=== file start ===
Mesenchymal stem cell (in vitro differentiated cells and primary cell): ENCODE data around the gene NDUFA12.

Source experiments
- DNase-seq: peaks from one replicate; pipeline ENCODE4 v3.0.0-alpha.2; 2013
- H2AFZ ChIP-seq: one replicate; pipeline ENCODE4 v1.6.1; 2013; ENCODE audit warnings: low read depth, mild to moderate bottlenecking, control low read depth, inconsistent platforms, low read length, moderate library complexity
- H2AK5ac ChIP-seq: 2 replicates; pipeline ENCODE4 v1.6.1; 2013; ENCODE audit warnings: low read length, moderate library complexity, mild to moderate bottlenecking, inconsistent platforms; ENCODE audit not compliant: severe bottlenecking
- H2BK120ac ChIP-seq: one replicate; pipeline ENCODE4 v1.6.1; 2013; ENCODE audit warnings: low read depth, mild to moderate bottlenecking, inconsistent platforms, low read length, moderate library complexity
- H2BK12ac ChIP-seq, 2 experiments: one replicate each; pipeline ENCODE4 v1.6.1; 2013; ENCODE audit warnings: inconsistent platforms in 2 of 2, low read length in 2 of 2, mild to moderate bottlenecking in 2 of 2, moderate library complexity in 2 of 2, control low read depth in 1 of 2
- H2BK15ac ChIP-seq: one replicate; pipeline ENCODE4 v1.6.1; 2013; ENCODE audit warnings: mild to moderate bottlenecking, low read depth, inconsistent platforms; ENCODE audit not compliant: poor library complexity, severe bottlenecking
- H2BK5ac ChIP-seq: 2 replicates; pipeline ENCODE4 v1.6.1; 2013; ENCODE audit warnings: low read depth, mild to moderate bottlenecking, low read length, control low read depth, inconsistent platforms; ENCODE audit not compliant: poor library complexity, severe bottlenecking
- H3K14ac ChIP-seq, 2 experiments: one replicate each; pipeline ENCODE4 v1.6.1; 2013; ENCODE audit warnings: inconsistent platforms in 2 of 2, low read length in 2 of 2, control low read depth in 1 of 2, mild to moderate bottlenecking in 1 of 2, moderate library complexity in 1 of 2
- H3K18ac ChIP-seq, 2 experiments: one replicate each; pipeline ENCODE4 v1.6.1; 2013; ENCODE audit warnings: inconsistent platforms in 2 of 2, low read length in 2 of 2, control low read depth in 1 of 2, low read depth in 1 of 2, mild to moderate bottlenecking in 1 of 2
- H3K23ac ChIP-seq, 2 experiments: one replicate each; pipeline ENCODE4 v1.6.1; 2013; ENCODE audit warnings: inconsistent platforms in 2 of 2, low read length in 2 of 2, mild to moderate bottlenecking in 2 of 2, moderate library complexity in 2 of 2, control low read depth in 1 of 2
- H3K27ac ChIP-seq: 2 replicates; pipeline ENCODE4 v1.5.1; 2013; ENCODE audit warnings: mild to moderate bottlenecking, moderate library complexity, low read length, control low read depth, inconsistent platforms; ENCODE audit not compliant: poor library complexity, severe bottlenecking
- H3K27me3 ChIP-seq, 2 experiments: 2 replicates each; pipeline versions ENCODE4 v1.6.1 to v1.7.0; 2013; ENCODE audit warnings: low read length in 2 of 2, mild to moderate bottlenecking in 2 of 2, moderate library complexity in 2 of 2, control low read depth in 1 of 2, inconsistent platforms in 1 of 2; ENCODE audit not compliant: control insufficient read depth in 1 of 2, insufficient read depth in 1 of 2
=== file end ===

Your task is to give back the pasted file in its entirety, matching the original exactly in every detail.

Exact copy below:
Mesenchymal stem cell (in vitro differentiated cells and primary cell): ENCODE data around the gene NDUFA12.

Source experiments
- DNase-seq: peaks from one replicate; pipeline ENCODE4 v3.0.0-alpha.2; 2013
- H2AFZ ChIP-seq: one replicate; pipeline ENCODE4 v1.6.1; 2013; ENCODE audit warnings: low read depth, mild to moderate bottlenecking, control low read depth, inconsistent platforms, low read length, moderate library complexity
- H2AK5ac ChIP-seq: 2 replicates; pipeline ENCODE4 v1.6.1; 2013; ENCODE audit warnings: low read length, moderate library complexity, mild to moderate bottlenecking, inconsistent platforms; ENCODE audit not compliant: severe bottlenecking
- H2BK120ac ChIP-seq: one replicate; pipeline ENCODE4 v1.6.1; 2013; ENCODE audit warnings: low read depth, mild to moderate bottlenecking, inconsistent platforms, low read length, moderate library complexity
- H2BK12ac ChIP-seq, 2 experiments: one replicate each; pipeline ENCODE4 v1.6.1; 2013; ENCODE audit warnings: inconsistent platforms in 2 of 2, low read length in 2 of 2, mild to moderate bottlenecking in 2 of 2, moderate library complexity in 2 of 2, control low read depth in 1 of 2
- H2BK15ac ChIP-seq: one replicate; pipeline ENCODE4 v1.6.1; 2013; ENCODE audit warnings: mild to moderate bottlenecking, low read depth, inconsistent platforms; ENCODE audit not compliant: poor library complexity, severe bottlenecking
- H2BK5ac ChIP-seq: 2 replicates; pipeline ENCODE4 v1.6.1; 2013; ENCODE audit warnings: low read depth, mild to moderate bottlenecking, low read length, control low read depth, inconsistent platforms; ENCODE audit not compliant: poor library complexity, severe bottlenecking
- H3K14ac ChIP-seq, 2 experiments: one replicate each; pipeline ENCODE4 v1.6.1; 2013; ENCODE audit warnings: inconsistent platforms in 2 of 2, low read length in 2 of 2, control low read depth in 1 of 2, mild to moderate bottlenecking in 1 of 2, moderate library complexity in 1 of 2
- H3K18ac ChIP-seq, 2 experiments: one replicate each; pipeline ENCODE4 v1.6.1; 2013; ENCODE audit warnings: inconsistent platforms in 2 of 2, low read length in 2 of 2, control low read depth in 1 of 2, low read depth in 1 of 2, mild to moderate bottlenecking in 1 of 2
- H3K23ac ChIP-seq, 2 experiments: one replicate each; pipeline ENCODE4 v1.6.1; 2013; ENCODE audit warnings: inconsistent platforms in 2 of 2, low read length in 2 of 2, mild to moderate bottlenecking in 2 of 2, moderate library complexity in 2 of 2, control low read depth in 1 of 2
- H3K27ac ChIP-seq: 2 replicates; pipeline ENCODE4 v1.5.1; 2013; ENCODE audit warnings: mild to moderate bottlenecking, moderate library complexity, low read length, control low read depth, inconsistent platforms; ENCODE audit not compliant: poor library complexity, severe bottlenecking
- H3K27me3 ChIP-seq, 2 experiments: 2 replicates each; pipeline versions ENCODE4 v1.6.1 to v1.7.0; 2013; ENCODE audit warnings: low read length in 2 of 2, mild to moderate bottlenecking in 2 of 2, moderate library complexity in 2 of 2, control low read depth in 1 of 2, inconsistent platforms in 1 of 2; ENCODE audit not compliant: control insufficient read depth in 1 of 2, insufficient read depth in 1 of 2